PLoS ONE 04/2014; 9(4):e95841. DOI:10.1371/journal.pone.0095841 · 3.23 Impact Factor
Available from: europepmc.org
- "These effects are considered to be mediated by the beneficial effects of statins on endothelial function, their interactions with the renin–angiotensin system, and their influence on large artery compliance.36,37 Some animal studies showed that rosuvastatin reduced blood pressure in spontaneously hypertensive rats and in rats with C-reactive protein (CRP)-induced endothelial dysfunction and hypertension, and these effects appeared to be related to its endothelial protection and antioxidant effects.41,42 Future randomized controlled trials are needed to investigate the blood pressure-lowering effect of rosuvastatin in patients with increased cardiovascular risk. "
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ABSTRACT: Rosuvastatin is one of the most potent statins available for reducing circulating low-density lipoprotein cholesterol (LDL-C) levels, which enables more high-risk patients to achieve their lipid goals. Its favorable balance of effects on atherogenic and protective lipoproteins and its pleiotropic effects, including anti-inflammatory and antioxidant effects and improvement in endothelial dysfunction, are associated with slowing of progression of atherosclerosis within the artery wall and have been translated into clinical benefits for cardiovascular outcomes. This review provides an update on the safety and the efficacy of rosuvastatin in recent large clinical trials. It appears that rosuvastatin has a beneficial effect on the progression of atherosclerosis across the clinical dosage range of 2.5-40 mg. It reduced cardiovascular events in relatively low-risk subjects with elevated high-sensitivity C-reactive protein and normal low-density lipoprotein cholesterol. As with other statins, rosuvastatin did not show overall benefit in terms of survival in patients with heart failure, but certain clinical or biochemical markers reflecting underlying disease characteristics may help to identify subgroups of patients that benefit from statin therapy. In patients with end-stage renal disease undergoing chronic hemodialysis, rosuvastatin had no effect on reducing cardiovascular events. Although there is a slightly increased risk of incident diabetes with this class of agents, the absolute benefits of statin therapy on cardiovascular events overweigh the risk in patients with moderate or high cardiovascular risk or with documented cardiovascular disease. As with other statins, rosuvastatin is an appropriate therapy in addition to antihypertensive treatment to reduce cardiovascular risk in hypertensive patients.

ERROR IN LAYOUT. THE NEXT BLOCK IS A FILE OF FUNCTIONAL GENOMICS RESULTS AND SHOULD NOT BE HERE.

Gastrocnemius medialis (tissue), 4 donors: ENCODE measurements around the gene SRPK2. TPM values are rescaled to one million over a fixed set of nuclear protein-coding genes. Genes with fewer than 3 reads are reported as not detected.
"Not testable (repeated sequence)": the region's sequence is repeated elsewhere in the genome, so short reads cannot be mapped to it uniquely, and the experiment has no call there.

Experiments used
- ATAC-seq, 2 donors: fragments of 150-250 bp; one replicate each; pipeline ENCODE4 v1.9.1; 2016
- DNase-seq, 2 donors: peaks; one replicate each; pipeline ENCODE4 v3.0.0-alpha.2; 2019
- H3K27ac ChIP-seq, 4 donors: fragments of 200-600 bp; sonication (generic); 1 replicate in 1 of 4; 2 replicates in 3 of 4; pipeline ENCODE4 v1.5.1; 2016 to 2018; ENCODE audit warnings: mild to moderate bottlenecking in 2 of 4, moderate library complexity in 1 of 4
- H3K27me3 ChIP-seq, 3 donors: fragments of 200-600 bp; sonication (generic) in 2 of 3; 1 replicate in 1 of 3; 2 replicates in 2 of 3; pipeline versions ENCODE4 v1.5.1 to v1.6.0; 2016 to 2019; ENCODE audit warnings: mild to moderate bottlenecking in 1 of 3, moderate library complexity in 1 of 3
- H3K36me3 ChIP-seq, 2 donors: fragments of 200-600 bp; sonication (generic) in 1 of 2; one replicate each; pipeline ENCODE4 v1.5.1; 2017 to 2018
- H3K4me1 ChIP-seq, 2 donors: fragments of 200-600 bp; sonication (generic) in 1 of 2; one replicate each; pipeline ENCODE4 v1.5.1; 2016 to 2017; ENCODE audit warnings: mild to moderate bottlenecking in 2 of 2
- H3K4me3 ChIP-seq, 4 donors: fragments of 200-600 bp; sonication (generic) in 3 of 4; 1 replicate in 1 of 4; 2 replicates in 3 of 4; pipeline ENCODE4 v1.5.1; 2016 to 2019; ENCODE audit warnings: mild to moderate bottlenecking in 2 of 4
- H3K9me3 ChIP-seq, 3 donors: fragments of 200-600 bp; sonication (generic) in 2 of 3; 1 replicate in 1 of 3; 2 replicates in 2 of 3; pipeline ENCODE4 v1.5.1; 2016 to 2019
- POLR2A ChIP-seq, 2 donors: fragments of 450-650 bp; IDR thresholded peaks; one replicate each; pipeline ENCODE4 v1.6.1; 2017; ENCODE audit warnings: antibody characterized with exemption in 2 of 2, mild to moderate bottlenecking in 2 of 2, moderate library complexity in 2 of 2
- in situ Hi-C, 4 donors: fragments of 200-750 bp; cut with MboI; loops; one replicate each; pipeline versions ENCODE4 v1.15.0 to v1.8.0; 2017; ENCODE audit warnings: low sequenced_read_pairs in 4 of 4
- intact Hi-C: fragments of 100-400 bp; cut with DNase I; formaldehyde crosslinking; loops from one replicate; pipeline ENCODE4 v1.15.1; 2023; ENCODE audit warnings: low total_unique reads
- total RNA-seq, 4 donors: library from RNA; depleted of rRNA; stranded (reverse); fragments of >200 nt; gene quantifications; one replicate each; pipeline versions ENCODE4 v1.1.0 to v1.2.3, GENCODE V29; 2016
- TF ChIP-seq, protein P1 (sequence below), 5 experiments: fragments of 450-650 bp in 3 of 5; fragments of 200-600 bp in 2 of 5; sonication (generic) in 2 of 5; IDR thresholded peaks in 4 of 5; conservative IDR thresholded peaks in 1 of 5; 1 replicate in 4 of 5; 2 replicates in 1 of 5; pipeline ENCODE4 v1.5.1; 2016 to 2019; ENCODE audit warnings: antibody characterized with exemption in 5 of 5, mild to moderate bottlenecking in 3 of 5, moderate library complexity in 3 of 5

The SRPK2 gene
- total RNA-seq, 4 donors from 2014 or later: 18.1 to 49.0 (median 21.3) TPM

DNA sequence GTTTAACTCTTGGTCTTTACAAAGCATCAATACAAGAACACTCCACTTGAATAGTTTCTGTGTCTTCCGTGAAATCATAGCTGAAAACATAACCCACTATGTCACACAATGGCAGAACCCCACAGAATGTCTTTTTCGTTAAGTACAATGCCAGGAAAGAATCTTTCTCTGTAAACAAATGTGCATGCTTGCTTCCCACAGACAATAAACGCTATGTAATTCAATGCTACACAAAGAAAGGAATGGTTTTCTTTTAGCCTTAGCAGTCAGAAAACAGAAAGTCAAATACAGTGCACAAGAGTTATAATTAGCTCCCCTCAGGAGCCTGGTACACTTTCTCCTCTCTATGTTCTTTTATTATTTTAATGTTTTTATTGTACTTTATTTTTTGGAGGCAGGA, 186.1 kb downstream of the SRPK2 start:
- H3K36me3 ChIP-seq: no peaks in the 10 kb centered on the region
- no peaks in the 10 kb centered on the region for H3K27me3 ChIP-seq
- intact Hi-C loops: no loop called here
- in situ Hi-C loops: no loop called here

Integrated Blood Pressure Control 04/2013; 6:15-25. DOI:10.2147/IBPC.S34814
Available from: Qimin Zhang